There is something personally ironic though about an attack in Herlziya today. You see early this morning I had a doctor's appointment in central Jerusalem. A couple of friends had invited me out last night, one to a dance performance in Tel Aviv, the other to a concert, also in the Tel Aviv area. I turned them both down, knowing I had an early start, not wanting to be out so late.

One of them tried to convince me to come, and when I protested that I needed to be in central Jerusalem early the next day she was suddenly shocked, "You're going to Jerusalem?" she exclaimed. "To central Jerusalem? Are you crazy, taking your life in your hands like that?!"

And today the bombers came to Herzliya, the part of the country this woman lives in. There is no way to know where the terrorists will strike next. I have long ago ceased trying to live my life second guessing them. It is an impossible, and generally futile task.

It has been another crazy day today lurching from one terrorist outrage to the next.

A Palestinian ran up to a traffic cop in Jerusalem and slit his throat, the officer somehow managing to let off a few shots at his attacker before collapsing. Thank God the policeman survived, but his condition is serious.

Later in the day a terrorist detonated a bomb near a bus transporting high school kids out cherry picking on a farm near Hebron. Three kids were seriously hurt.

Then this evening a bomber blew himself up in a Herzliya shwarma fast food joint, killing himself and wounding 15 Israelis. By midnight a 14-year-old girl had died of wounds sustained in the bombing.

Just another day in the life...

Saturday, June 01, 2002

A hidden reservoir

Friday, May 31, 2002

Two weeks ago, we enjoyed a beautiful Shavuot weekend with DH's aunt in Jerusalem. This year we decided to study Divrei Hayamim (the biblical Book of Chronicles) and Mishnah Hulin (part of the fundamental code of Jewish law).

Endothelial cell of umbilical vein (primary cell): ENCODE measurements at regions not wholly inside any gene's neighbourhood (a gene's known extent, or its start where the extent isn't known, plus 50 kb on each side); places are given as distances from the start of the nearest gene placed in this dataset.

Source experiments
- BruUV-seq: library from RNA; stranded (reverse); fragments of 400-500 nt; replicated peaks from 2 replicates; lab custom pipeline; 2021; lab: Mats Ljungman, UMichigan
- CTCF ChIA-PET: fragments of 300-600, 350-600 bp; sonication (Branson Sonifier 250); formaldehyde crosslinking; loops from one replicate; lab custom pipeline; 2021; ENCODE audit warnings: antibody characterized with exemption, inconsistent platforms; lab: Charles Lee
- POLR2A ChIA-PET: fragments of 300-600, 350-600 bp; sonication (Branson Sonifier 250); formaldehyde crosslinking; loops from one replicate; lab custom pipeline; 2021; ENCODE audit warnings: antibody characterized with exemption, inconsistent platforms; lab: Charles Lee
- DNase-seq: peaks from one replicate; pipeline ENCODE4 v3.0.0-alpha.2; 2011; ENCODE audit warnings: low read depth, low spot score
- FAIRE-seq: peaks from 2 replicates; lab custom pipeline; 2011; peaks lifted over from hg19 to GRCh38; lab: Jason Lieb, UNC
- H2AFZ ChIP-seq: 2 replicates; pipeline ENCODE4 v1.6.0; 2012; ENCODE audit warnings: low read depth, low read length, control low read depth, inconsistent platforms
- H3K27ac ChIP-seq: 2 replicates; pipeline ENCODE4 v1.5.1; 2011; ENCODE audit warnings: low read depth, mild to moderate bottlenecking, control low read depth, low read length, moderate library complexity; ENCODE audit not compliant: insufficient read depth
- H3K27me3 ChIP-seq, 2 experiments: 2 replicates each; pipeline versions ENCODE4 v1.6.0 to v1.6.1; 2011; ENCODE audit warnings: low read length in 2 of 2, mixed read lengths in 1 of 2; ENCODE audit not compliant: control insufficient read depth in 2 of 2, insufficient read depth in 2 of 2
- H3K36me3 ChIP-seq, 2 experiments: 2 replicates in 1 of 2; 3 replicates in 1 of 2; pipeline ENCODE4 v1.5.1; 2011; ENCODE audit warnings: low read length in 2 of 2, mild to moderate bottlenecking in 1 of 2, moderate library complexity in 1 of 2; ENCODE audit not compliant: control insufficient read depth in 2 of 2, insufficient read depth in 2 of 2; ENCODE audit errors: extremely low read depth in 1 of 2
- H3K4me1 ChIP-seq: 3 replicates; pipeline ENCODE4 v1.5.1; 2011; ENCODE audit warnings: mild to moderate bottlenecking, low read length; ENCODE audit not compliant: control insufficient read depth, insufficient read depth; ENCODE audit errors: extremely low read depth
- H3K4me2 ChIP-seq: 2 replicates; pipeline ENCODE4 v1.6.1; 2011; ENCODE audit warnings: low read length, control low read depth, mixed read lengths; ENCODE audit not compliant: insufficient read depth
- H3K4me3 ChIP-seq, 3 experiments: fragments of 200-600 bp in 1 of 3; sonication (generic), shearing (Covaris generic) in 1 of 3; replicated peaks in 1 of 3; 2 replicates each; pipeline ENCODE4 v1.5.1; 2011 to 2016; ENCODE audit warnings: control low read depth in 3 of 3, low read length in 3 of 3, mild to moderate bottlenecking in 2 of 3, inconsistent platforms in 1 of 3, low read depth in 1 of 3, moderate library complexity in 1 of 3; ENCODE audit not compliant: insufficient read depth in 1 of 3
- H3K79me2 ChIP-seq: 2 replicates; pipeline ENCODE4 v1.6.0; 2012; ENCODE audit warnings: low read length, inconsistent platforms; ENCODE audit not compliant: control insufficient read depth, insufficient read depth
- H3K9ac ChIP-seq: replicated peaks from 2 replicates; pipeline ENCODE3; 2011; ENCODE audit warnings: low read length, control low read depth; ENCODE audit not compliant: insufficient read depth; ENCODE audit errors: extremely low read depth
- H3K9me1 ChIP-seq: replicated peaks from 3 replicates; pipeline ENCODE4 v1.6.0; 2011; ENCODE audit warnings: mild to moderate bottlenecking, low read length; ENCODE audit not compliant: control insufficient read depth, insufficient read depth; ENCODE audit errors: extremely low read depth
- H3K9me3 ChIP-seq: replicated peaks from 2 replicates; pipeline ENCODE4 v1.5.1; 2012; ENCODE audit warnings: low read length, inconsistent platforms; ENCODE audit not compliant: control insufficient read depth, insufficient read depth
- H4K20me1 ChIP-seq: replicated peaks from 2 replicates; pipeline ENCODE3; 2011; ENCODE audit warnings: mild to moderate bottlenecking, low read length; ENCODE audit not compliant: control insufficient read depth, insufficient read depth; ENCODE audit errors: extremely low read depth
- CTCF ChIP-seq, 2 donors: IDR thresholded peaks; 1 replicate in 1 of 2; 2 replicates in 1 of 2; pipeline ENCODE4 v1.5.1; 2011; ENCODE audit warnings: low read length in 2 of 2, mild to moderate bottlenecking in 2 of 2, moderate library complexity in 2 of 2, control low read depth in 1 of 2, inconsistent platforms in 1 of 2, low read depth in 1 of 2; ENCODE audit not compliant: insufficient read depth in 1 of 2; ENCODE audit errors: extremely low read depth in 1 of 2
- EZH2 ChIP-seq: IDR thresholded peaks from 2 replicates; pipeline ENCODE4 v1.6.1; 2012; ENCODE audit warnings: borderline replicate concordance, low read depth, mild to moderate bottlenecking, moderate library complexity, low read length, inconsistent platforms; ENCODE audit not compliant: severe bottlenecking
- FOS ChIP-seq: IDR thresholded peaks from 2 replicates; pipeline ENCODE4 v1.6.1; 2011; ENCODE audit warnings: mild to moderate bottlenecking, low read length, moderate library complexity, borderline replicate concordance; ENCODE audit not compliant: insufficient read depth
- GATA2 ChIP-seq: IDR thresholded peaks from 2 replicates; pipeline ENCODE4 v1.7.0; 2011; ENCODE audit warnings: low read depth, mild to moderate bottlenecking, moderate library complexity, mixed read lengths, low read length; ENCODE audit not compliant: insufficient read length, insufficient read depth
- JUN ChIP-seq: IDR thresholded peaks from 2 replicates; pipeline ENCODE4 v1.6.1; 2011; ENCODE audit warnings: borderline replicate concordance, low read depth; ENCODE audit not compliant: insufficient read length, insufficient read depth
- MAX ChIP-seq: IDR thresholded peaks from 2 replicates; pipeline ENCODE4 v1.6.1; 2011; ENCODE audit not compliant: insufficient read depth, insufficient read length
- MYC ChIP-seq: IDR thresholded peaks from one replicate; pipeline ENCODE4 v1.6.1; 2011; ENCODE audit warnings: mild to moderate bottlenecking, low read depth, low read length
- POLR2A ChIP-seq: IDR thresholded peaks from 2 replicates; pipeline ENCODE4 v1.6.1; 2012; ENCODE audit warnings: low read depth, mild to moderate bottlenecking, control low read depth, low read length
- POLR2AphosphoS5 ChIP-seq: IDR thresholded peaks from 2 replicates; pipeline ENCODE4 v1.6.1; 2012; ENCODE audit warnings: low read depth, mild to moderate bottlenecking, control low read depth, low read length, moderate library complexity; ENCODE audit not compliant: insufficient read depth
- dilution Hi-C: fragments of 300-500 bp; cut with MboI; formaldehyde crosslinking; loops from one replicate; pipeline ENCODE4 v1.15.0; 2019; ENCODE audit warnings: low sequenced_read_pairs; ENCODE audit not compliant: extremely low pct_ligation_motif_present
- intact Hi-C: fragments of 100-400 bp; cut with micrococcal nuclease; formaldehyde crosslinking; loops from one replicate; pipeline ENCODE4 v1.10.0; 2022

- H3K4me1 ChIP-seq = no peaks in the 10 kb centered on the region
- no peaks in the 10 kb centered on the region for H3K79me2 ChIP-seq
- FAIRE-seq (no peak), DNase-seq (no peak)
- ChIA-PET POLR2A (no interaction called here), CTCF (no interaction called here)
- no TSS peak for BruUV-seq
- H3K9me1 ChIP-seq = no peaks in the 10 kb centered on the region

The unseasonably cool weather was perfect for walks in the nearby Jerusalem Forest. On Shabbat afternoon we went on a four hour hike down into the valley and came across a reservoir hidden between a picturesque village and green wooded slopes. We knew from maps that it existed but on previous walks we'd never been able to find it.

Walking along a rutted dirt path we suddenly caught sight of a large, impressive dam, the like of which I have never seen in Israel. Behind it, the long, tongue-shaped body of water surrounded by pine trees was oddly reminiscent of a Scottish loch.

In an overgrown meadow by the shore, a Balkan-looking shepherd clad in a white shirt, black pants and a small fur cap watched a small flock of sheep and goats gorging on the wild grains and thistles.

All this on the outskirts of the sprawling city of Jerusalem. Israel is full of such surprises.

Throughout our walk we saw all seven of the special species mentioned in the Bible, some cultivated, many growing wild. Pomegranate trees covered in bright red blossoms were prominent in many gardens and by the roadside. Cultivated and wild grapevines draped along walls, or crept along the grass verges, several growing parasitically over olive trees. The olive trees themselves, like the fig trees, were everywhere, in cultivated groves, garden centrepieces or just wild. A few date palms grew in village gardens, a touch of the Middle East in an otherwise European looking landscape. In the lush, green valley the browning wild wheat, barley and oats looked out of place.